When It’s Over: Part 1

I stood over the chair. Silver with a padded seat, and black, leather straps for the arms and head, it looked like a futuristic electric chair out of a 1950’s science fiction novel.

Amid the tools, tables, computers, 3-d printers, fabrication machines, and half finished inventions, it stood out because the guts weren’t visible. It didn’t have wires hanging out, and it didn’t currently have any burn marks.

To the degree that anything that looked like an electric chair could look elegant, it did look elegant.

Of course, it wasn’t actually an electric chair. My grandfather had used it to give his friend, Giles Hardwick (alias Red Lightning), permanent superpowers, saving him from having to lug along flasks of power juice.

After he’d been zapped by the chair, Giles Hardwick went full on supervillain, targeting his friends in the Heroes League, and creating an army of supers with temporary powers like he used to have–except theirs were laced with addictive drugs.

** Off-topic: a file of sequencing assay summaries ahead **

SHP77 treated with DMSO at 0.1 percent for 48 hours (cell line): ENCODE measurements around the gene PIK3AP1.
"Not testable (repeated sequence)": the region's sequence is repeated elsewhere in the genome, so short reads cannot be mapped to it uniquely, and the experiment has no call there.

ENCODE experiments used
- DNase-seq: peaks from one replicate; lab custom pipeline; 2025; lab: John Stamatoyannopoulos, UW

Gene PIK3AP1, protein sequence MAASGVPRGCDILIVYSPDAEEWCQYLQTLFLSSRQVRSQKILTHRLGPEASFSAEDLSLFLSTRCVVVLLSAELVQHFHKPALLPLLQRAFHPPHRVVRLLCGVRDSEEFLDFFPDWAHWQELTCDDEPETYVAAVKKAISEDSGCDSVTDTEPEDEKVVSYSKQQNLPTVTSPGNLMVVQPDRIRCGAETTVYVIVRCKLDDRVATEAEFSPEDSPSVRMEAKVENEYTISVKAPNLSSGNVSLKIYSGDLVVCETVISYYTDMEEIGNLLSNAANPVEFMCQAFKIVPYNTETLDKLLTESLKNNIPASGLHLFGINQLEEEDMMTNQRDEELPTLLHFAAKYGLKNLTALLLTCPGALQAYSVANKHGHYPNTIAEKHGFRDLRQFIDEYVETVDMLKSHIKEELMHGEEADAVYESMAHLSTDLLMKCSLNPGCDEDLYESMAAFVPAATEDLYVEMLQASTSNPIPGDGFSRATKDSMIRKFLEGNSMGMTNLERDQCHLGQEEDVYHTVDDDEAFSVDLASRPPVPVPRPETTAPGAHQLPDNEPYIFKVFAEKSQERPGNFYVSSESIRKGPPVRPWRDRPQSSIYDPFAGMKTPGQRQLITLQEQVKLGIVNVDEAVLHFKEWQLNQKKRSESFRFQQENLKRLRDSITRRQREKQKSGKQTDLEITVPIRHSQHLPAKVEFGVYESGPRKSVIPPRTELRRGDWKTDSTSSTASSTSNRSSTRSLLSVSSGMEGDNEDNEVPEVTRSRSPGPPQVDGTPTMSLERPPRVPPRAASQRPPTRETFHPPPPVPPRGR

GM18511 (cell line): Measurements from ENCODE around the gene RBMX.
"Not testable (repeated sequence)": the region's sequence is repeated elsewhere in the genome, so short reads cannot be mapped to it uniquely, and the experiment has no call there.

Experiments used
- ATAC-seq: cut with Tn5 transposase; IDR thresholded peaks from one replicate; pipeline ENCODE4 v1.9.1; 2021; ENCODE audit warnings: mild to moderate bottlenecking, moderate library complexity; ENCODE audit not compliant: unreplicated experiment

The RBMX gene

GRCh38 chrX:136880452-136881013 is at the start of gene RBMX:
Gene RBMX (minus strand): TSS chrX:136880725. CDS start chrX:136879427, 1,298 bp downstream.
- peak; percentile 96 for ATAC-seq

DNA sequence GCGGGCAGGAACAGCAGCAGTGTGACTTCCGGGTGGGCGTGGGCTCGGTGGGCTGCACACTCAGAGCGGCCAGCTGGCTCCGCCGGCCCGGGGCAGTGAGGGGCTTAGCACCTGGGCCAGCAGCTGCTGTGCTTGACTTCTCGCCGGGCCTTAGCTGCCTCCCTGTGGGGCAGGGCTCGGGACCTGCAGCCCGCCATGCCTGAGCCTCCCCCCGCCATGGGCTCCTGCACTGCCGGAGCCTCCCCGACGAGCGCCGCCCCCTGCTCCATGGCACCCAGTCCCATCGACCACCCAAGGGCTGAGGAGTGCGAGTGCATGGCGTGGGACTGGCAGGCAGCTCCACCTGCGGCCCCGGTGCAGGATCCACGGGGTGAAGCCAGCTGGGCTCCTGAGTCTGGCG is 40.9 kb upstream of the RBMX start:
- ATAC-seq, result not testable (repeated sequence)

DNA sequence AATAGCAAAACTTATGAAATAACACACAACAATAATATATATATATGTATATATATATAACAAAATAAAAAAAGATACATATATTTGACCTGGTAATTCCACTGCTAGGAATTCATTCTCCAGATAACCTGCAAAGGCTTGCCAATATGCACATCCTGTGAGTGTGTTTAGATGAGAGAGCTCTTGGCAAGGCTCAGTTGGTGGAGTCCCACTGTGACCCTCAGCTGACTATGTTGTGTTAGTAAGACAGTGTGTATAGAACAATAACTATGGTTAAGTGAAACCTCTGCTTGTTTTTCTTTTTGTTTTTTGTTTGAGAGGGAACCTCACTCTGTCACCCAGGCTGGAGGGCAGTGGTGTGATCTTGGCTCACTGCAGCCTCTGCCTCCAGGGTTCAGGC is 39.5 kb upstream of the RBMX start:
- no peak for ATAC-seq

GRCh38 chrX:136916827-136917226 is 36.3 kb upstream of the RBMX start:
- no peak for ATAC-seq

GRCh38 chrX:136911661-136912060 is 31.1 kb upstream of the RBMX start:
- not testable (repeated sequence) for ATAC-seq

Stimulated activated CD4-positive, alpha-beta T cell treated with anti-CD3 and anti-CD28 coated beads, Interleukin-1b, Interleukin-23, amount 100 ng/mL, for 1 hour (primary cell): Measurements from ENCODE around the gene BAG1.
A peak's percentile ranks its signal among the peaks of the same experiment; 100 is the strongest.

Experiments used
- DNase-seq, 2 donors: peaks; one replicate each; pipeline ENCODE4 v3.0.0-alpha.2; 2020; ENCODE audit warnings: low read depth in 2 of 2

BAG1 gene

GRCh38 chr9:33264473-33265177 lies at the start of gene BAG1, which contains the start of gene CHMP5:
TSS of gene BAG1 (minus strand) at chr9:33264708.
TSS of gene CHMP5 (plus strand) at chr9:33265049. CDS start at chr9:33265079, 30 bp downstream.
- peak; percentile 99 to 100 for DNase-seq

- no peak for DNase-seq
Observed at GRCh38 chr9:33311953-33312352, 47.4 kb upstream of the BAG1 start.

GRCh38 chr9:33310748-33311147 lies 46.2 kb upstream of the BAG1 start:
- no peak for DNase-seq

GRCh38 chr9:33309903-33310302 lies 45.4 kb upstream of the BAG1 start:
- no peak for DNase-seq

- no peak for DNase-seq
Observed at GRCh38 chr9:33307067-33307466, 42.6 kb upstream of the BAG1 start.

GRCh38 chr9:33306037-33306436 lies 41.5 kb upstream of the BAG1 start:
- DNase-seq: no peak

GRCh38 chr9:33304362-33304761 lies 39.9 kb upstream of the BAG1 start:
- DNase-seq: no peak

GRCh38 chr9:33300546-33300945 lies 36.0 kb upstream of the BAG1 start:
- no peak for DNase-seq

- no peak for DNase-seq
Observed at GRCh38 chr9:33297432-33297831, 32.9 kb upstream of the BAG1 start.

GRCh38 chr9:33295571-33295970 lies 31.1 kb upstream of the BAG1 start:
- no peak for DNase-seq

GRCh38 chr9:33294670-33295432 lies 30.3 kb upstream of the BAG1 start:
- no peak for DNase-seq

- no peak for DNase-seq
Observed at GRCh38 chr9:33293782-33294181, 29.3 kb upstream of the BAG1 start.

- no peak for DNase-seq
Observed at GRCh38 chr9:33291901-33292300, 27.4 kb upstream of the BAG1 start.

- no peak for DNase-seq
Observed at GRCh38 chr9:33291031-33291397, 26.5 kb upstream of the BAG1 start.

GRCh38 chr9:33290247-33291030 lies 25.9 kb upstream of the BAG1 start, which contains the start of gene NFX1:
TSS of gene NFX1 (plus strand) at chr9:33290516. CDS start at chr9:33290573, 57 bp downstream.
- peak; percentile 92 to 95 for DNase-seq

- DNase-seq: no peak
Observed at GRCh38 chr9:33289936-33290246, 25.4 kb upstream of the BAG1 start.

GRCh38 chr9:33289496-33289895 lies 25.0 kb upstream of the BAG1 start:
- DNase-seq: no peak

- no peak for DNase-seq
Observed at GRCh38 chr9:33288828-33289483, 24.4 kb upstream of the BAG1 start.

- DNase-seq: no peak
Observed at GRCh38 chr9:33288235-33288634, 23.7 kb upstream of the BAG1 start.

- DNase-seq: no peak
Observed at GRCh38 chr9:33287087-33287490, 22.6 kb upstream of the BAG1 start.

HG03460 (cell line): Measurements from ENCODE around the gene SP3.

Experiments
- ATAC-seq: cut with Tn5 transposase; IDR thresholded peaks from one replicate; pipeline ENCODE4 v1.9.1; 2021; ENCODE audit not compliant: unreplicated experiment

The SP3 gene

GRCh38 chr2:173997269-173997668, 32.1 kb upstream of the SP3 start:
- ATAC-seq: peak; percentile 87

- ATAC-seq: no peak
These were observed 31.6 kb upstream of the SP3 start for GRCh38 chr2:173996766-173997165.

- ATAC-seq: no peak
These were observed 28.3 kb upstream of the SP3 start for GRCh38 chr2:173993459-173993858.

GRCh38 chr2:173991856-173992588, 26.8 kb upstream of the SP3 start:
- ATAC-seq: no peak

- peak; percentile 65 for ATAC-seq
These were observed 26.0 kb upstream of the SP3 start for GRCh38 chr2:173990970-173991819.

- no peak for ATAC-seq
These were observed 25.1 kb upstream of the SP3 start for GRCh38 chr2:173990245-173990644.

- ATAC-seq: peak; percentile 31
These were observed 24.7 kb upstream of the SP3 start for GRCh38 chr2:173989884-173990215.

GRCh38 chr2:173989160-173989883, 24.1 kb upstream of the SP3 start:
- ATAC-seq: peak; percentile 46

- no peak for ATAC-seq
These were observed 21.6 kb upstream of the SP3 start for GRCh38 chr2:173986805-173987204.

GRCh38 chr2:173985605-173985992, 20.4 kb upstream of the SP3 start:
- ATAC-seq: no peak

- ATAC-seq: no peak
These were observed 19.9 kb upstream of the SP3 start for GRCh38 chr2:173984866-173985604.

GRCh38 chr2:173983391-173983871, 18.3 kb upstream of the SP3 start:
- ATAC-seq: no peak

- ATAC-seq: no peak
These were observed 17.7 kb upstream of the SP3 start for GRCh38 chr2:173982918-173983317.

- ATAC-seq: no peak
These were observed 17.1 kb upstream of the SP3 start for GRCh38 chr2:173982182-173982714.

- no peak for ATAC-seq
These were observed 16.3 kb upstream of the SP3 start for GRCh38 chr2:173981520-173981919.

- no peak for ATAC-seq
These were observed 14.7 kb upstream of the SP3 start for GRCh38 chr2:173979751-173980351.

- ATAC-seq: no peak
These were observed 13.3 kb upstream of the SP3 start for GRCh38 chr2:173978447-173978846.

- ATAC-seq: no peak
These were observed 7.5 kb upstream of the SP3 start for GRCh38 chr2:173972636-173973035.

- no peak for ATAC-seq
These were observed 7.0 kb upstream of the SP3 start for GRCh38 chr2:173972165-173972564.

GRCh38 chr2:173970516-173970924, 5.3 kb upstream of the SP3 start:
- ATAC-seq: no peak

Last year it was stolen, modified, and used to empower others before we’d gotten it back, damaging it in the process.

I’d repaired it with the idea that I’d use it on Courtney, a friend of mine from college and high school, giving her permanent powers, and allowing her to join the Stapledon program, a program for training supers.

Hopefully, it would work out better this time. It had for Vaughn, Giles’ grandson. He didn’t show any signs of attempting to kill us all–so far.

I reminded myself of that while I stared at the chair, hoping that I wasn’t about to do anything stupid.